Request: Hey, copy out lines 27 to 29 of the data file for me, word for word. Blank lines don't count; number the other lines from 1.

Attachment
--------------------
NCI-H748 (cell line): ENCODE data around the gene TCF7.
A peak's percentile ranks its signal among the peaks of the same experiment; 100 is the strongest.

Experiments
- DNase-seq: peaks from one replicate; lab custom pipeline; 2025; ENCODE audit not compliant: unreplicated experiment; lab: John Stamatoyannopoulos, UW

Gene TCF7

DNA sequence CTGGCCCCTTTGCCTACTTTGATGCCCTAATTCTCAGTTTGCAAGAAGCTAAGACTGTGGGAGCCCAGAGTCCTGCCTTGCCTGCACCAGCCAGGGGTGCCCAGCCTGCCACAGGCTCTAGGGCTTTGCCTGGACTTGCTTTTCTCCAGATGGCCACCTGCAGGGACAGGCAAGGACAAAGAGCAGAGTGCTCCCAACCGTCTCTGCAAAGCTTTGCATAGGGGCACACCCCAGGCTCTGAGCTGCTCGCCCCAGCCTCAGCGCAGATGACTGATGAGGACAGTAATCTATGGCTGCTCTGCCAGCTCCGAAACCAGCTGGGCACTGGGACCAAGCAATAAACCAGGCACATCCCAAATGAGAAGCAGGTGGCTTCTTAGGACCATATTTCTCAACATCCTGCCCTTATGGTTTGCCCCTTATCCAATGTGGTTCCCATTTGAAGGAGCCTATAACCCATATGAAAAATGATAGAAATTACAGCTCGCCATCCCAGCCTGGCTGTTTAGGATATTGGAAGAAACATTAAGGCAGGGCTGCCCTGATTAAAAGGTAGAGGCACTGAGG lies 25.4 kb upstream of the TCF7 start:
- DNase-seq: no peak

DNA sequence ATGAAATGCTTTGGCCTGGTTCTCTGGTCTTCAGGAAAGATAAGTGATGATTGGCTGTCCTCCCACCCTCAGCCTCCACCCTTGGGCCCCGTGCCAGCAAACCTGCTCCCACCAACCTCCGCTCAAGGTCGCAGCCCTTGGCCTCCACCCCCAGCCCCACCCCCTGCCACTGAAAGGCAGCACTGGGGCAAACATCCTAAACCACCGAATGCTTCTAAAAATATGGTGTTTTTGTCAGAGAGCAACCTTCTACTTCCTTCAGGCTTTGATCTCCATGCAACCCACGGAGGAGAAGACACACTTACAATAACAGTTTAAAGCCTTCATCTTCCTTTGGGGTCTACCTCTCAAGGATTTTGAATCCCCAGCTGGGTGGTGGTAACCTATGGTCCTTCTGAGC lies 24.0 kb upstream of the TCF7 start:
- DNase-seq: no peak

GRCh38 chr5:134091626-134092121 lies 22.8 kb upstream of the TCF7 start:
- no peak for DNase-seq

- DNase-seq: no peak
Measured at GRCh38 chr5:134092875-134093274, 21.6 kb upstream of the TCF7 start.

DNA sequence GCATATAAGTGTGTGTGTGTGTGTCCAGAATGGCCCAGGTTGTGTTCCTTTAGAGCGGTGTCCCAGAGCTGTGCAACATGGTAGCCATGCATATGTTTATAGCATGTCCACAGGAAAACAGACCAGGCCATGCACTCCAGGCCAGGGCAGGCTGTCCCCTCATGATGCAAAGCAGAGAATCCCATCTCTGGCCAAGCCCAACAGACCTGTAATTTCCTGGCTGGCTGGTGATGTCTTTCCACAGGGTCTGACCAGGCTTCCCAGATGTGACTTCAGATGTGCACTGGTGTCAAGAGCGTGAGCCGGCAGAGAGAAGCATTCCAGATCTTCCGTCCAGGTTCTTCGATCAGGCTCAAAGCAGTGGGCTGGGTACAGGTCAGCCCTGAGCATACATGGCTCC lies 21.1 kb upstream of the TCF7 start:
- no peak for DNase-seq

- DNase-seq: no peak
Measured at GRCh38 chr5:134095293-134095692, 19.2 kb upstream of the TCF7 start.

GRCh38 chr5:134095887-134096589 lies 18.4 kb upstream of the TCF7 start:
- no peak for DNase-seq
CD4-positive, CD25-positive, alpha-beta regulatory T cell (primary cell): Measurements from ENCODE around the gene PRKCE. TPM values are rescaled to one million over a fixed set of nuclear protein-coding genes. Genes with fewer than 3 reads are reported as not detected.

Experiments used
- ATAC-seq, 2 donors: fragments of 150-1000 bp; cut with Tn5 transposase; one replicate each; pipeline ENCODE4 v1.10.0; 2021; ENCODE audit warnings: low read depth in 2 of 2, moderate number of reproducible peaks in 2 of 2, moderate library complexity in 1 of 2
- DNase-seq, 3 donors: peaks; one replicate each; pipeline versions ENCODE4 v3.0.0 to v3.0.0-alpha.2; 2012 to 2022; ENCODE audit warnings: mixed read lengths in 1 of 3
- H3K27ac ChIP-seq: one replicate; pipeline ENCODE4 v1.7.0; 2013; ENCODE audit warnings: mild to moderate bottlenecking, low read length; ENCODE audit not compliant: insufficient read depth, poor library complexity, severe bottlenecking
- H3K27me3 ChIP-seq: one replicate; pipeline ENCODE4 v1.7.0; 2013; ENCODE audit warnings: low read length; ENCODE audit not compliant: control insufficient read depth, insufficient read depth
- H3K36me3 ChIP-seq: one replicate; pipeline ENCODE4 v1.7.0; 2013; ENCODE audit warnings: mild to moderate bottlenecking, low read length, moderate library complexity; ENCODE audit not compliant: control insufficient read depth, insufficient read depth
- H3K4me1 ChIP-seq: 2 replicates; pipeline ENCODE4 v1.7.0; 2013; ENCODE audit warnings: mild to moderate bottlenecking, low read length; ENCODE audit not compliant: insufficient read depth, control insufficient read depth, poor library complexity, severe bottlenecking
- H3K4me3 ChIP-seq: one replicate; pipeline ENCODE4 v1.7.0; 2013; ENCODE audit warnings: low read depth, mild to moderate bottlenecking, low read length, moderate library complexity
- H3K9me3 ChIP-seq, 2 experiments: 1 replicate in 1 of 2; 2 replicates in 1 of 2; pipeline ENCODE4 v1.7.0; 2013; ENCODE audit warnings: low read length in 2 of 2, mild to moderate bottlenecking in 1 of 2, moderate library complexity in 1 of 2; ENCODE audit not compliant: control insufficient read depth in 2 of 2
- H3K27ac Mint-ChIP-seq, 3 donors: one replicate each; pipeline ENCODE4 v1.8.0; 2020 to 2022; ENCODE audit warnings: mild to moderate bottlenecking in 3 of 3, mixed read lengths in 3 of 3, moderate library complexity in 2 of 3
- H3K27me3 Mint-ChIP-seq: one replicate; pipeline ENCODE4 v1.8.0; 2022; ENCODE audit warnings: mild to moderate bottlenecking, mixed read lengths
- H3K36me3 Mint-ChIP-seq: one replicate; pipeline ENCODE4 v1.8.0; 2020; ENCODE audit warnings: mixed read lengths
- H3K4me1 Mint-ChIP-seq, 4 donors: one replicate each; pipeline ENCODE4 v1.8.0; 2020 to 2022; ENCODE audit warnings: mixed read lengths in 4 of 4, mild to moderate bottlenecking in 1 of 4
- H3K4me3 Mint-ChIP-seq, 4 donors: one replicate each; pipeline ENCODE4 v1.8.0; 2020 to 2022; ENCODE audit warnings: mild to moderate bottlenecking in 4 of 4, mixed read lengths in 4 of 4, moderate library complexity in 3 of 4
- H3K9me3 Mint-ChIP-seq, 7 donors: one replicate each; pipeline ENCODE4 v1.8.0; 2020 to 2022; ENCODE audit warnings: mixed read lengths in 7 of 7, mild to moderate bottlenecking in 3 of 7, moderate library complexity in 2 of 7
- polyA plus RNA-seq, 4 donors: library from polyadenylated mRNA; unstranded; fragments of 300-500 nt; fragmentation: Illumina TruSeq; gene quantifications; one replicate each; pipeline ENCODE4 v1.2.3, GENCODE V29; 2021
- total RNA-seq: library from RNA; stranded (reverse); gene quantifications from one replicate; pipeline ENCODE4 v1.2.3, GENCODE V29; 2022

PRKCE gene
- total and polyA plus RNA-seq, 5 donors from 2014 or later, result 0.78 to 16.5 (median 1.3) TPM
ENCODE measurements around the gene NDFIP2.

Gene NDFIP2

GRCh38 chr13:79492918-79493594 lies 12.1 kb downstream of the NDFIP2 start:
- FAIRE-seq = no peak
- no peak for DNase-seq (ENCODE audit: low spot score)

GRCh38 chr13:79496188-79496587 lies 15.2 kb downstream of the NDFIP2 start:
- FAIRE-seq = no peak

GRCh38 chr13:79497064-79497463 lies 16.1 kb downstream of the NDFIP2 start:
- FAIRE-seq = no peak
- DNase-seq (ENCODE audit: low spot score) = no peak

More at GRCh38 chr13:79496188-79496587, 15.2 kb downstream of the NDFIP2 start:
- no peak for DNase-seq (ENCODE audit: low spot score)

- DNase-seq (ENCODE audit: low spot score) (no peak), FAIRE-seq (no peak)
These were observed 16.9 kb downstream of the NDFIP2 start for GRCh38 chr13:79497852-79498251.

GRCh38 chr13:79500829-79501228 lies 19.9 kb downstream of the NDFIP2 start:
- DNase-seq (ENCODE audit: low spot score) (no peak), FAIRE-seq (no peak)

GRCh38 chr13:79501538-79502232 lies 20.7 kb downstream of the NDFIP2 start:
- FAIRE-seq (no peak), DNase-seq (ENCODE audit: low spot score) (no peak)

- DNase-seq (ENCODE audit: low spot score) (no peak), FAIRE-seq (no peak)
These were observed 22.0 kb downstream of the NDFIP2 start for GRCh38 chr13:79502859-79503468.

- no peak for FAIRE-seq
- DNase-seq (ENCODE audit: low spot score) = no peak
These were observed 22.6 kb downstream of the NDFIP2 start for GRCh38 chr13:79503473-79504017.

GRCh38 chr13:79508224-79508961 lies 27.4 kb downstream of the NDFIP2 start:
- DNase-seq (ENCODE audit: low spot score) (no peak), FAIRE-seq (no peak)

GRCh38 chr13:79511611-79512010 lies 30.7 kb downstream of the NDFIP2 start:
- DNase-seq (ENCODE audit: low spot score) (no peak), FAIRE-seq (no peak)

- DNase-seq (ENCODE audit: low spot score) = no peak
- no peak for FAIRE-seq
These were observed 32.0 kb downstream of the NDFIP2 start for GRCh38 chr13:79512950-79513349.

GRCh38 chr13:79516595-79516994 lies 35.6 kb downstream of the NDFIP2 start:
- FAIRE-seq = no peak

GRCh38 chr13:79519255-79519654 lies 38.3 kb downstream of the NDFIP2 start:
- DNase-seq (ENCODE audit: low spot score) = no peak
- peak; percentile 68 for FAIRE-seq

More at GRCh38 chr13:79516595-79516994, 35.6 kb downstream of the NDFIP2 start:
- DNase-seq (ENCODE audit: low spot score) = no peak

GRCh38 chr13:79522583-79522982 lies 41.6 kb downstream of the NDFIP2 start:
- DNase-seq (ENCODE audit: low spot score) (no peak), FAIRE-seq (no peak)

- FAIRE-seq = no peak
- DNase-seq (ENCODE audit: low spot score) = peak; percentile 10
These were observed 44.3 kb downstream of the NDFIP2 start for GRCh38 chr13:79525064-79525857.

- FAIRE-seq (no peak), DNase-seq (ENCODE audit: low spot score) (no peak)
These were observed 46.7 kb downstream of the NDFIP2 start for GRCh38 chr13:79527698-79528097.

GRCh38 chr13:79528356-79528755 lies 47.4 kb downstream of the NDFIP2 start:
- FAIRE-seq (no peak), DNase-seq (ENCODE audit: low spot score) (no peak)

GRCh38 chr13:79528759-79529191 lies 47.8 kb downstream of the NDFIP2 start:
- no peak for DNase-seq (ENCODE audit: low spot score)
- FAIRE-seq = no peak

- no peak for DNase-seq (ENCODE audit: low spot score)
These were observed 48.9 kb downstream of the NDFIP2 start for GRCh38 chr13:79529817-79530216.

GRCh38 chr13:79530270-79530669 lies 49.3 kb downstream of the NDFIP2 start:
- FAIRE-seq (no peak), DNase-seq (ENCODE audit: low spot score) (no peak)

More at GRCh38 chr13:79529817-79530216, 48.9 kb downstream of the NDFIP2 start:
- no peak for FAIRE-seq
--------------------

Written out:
- H3K4me1 ChIP-seq: 2 replicates; pipeline ENCODE4 v1.7.0; 2013; ENCODE audit warnings: mild to moderate bottlenecking, low read length; ENCODE audit not compliant: insufficient read depth, control insufficient read depth, poor library complexity, severe bottlenecking
- H3K4me3 ChIP-seq: one replicate; pipeline ENCODE4 v1.7.0; 2013; ENCODE audit warnings: low read depth, mild to moderate bottlenecking, low read length, moderate library complexity
- H3K9me3 ChIP-seq, 2 experiments: 1 replicate in 1 of 2; 2 replicates in 1 of 2; pipeline ENCODE4 v1.7.0; 2013; ENCODE audit warnings: low read length in 2 of 2, mild to moderate bottlenecking in 1 of 2, moderate library complexity in 1 of 2; ENCODE audit not compliant: control insufficient read depth in 2 of 2